States’ Nullification Efforts: All Bark and no Bite?

Jun. 21, 2013
by Bob Adelmann

In a dreadfully slanted and intellectually dishonest offering from Associated Press writer David Lieb on Friday, efforts by the several states to nullify unconstitutional federal laws are derided as irrelevant and the matter already settled.

So why did he write it? Perhaps that’s the underlying message: the feds are getting nervous.

He calls the possibility that a state might actually arrest a federal agent for enforcing a federal law that a state thinks is unconstitutional “farfetched” but “conceivable.” He refers to the bill about to become law in Missouri as “the most extreme example of a states’ rights movement” that supposedly was settled by the Civil War. He then goes on to note that 40 states – 40! – already have nullification laws on their books, on the use of marijuana, gun control, health insurance requirements under Obamacare, and federal identification card demands.

Lieb then calls on a liberal law professor to trot out the old “supremacy clause” ruse that explains everything: if the feds pass it, it’s constitutional. Here’s what Adam Winkler, the law professor in question, told Lieb: “The law is clear – the supremacy clause of the U.S. Constitution says specifically that the federal laws are supreme over contrary state laws, even if the state doesn’t like those laws.”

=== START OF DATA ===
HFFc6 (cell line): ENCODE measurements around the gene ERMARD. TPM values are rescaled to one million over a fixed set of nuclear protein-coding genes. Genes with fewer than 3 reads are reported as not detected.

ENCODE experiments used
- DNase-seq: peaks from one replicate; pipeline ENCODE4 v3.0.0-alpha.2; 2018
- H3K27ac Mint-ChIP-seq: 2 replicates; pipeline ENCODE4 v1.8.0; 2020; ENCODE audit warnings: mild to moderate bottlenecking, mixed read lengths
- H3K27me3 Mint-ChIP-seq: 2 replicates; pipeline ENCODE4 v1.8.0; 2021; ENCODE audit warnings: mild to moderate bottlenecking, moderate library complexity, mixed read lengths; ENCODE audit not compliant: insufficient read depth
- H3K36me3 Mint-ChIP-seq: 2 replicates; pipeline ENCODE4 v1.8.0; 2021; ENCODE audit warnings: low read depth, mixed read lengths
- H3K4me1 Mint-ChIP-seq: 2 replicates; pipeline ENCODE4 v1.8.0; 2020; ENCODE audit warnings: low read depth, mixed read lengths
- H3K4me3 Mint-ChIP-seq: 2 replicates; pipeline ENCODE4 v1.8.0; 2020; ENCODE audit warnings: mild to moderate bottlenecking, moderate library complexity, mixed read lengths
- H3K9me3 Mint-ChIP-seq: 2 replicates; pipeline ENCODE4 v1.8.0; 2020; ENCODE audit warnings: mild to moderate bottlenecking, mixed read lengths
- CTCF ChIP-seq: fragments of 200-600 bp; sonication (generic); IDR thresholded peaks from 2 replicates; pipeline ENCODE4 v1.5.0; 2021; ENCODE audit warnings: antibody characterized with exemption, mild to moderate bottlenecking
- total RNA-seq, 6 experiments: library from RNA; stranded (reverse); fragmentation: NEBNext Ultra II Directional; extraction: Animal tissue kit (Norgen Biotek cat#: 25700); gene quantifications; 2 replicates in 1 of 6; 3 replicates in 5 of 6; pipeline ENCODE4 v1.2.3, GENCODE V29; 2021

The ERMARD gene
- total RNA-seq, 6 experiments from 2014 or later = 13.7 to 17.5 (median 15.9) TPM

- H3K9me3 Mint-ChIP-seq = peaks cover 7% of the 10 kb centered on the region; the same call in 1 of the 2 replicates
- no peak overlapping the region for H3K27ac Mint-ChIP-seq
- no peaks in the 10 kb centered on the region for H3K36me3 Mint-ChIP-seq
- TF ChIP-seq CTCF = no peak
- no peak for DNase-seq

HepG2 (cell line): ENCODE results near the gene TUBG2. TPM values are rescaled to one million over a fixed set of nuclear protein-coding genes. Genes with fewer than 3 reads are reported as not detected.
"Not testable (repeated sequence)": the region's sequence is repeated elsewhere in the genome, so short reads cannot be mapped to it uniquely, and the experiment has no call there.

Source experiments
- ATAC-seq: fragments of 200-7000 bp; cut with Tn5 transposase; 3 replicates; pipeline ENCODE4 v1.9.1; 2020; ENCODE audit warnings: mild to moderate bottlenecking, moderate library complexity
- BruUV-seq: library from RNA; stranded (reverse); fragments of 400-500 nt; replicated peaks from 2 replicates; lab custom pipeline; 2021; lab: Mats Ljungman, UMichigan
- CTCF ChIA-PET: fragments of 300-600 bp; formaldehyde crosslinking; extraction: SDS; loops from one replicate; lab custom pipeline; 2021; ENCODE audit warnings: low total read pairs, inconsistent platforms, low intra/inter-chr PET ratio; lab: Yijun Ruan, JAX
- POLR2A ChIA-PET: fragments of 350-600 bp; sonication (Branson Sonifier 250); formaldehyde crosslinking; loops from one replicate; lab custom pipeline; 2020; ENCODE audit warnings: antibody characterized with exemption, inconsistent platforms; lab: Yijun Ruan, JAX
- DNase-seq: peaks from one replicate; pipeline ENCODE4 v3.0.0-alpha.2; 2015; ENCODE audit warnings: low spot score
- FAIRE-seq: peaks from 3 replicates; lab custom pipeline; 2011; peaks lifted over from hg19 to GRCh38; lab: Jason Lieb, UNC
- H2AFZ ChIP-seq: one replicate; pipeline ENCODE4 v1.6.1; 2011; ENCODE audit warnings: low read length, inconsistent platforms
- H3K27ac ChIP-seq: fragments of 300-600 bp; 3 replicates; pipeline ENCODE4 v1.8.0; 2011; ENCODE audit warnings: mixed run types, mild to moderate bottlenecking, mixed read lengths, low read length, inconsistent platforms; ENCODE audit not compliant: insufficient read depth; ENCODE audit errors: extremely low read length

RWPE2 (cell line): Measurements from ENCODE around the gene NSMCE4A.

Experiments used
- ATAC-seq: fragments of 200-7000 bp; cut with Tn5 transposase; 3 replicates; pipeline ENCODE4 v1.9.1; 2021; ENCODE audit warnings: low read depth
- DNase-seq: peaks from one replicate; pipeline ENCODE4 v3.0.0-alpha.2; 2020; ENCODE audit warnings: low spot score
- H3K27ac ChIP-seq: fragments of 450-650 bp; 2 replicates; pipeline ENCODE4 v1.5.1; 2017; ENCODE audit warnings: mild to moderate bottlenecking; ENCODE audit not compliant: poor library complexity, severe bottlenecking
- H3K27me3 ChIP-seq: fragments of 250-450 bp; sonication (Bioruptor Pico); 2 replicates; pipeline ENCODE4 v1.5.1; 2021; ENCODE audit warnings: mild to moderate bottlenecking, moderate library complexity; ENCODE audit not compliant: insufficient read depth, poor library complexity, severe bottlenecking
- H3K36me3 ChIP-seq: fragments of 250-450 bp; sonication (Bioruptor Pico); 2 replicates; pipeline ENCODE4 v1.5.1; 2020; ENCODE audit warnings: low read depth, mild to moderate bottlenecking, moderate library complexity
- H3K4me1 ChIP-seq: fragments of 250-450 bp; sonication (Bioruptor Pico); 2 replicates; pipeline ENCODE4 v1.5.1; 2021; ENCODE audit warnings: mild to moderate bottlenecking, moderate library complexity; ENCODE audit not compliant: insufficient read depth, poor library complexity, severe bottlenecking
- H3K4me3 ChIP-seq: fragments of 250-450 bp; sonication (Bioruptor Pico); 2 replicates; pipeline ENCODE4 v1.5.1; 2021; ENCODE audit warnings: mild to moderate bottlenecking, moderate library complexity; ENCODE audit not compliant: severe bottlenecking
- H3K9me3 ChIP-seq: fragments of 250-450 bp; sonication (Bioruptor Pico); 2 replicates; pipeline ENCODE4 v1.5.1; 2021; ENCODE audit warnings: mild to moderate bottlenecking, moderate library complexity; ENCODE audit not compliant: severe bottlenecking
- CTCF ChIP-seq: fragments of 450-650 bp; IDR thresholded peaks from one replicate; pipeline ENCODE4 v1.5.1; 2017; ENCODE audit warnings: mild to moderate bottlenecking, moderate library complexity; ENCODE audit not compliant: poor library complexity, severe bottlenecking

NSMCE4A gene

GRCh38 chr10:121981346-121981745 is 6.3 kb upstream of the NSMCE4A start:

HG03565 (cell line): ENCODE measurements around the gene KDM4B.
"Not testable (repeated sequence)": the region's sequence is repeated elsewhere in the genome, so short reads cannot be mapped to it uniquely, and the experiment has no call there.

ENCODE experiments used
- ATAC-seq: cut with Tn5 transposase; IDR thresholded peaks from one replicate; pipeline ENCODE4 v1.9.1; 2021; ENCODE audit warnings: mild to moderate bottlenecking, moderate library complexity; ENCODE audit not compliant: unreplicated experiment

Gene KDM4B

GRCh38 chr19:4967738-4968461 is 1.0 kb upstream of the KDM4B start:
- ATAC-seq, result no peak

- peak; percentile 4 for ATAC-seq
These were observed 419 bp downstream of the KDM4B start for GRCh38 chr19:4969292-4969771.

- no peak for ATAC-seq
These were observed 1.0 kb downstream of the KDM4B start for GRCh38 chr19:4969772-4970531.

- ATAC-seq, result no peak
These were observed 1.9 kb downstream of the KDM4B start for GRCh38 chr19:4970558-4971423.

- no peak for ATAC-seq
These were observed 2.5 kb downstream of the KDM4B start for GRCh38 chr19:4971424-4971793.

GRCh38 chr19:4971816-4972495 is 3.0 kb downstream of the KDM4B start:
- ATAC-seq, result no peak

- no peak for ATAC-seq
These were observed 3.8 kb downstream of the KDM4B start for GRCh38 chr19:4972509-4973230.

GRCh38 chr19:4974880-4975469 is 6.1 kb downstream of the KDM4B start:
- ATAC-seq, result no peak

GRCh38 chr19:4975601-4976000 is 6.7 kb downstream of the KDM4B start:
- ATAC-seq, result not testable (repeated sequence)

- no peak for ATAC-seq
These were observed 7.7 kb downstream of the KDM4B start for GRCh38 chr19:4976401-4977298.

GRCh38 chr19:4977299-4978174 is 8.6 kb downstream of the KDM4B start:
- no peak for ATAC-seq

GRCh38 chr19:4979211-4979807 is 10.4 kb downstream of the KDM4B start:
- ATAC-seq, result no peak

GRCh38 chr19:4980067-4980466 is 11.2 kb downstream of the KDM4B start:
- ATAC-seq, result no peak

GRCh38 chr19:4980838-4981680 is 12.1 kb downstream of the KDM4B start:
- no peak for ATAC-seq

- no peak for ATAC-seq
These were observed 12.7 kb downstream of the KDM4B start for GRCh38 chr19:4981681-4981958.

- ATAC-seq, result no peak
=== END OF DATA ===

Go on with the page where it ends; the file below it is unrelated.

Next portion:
The only problem with that is that the good professor forgot, conveniently, to quote exactly and completely what the so-called supremacy clause actually says:

This Constitution, and the Laws of the United States which shall be made in pursuance thereof; and all treaties made, or which shall be made, under the authority of the United States, shall be the supreme law of the land; and the judges in every state shall be bound thereby, anything in the constitution or laws of any state to the contrary notwithstanding.

Constitutional scholar Tom Woods, the author of eleven books, most notably Rollback and Nullification, points out the relevant phrase that Winkler and Lieb left out: “which shall be made in pursuance thereof….” This means that laws that aren’t constitutional are unconstitutional – it’s as simple as that.